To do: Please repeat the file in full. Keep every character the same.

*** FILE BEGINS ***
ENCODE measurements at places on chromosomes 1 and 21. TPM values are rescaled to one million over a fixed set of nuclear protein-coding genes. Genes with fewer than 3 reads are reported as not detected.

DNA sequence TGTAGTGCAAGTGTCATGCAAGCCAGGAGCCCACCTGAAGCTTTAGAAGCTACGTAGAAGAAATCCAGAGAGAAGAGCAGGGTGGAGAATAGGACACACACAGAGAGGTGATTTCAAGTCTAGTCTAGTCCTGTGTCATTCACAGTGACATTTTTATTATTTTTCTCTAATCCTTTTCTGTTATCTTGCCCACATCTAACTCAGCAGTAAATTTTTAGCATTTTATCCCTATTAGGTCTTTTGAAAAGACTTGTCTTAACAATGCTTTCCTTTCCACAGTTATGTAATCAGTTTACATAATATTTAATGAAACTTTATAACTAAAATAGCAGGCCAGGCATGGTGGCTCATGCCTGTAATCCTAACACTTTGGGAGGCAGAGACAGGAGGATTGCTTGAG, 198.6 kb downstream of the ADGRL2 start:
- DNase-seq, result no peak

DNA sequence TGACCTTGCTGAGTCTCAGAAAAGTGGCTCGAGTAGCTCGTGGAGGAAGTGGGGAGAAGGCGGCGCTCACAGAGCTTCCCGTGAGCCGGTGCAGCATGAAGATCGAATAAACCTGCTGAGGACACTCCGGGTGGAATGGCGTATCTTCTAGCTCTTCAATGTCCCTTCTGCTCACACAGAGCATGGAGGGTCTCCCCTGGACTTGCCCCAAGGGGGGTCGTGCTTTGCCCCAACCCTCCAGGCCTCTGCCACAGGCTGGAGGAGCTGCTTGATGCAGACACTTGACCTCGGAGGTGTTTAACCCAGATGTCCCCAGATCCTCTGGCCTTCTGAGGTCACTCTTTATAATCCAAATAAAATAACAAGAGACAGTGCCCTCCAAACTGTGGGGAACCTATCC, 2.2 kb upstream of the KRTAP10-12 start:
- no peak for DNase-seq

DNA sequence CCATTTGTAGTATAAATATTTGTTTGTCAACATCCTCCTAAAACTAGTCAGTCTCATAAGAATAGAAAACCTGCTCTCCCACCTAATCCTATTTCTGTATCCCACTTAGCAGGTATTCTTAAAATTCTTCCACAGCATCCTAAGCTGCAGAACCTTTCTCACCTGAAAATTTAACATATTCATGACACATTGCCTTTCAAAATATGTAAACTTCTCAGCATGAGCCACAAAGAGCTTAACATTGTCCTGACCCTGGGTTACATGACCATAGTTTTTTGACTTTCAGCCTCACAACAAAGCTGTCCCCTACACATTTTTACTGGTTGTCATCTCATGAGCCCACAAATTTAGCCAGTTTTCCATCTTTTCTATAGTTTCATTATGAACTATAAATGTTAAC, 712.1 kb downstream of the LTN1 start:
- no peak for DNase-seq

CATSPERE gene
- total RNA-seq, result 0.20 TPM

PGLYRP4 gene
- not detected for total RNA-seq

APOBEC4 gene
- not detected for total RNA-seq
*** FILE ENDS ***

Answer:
ENCODE measurements at places on chromosomes 1 and 21. TPM values are rescaled to one million over a fixed set of nuclear protein-coding genes. Genes with fewer than 3 reads are reported as not detected.

DNA sequence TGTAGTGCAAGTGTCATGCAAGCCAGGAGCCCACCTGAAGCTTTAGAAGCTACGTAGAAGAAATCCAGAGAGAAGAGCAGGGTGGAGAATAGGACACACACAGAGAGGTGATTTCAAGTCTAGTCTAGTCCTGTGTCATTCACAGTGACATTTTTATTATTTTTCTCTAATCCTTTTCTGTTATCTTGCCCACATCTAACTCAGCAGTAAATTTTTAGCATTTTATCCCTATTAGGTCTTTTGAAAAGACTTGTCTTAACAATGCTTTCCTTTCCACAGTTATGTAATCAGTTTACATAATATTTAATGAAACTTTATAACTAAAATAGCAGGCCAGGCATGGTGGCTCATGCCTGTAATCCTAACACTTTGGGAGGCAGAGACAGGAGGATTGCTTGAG, 198.6 kb downstream of the ADGRL2 start:
- DNase-seq, result no peak

DNA sequence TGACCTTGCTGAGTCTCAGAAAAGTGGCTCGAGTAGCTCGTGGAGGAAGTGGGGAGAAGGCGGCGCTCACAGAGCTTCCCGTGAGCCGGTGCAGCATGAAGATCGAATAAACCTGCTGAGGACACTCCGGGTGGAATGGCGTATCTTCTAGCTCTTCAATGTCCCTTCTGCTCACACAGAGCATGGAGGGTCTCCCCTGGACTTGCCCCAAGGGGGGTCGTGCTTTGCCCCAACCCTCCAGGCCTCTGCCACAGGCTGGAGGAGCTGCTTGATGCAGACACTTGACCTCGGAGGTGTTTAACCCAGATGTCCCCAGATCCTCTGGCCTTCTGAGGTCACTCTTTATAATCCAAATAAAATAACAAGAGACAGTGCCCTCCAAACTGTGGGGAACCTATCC, 2.2 kb upstream of the KRTAP10-12 start:
- no peak for DNase-seq

DNA sequence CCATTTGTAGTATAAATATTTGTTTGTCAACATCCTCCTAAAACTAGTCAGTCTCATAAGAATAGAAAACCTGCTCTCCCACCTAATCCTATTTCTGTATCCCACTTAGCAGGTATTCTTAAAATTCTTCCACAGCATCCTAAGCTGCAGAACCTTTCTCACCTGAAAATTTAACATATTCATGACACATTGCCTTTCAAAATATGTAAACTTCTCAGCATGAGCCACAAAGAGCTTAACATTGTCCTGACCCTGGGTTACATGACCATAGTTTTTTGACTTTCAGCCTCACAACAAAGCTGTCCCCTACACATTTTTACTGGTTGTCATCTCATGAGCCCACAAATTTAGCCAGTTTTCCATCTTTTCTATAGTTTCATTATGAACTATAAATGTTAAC, 712.1 kb downstream of the LTN1 start:
- no peak for DNase-seq

CATSPERE gene
- total RNA-seq, result 0.20 TPM

PGLYRP4 gene
- not detected for total RNA-seq

APOBEC4 gene
- not detected for total RNA-seq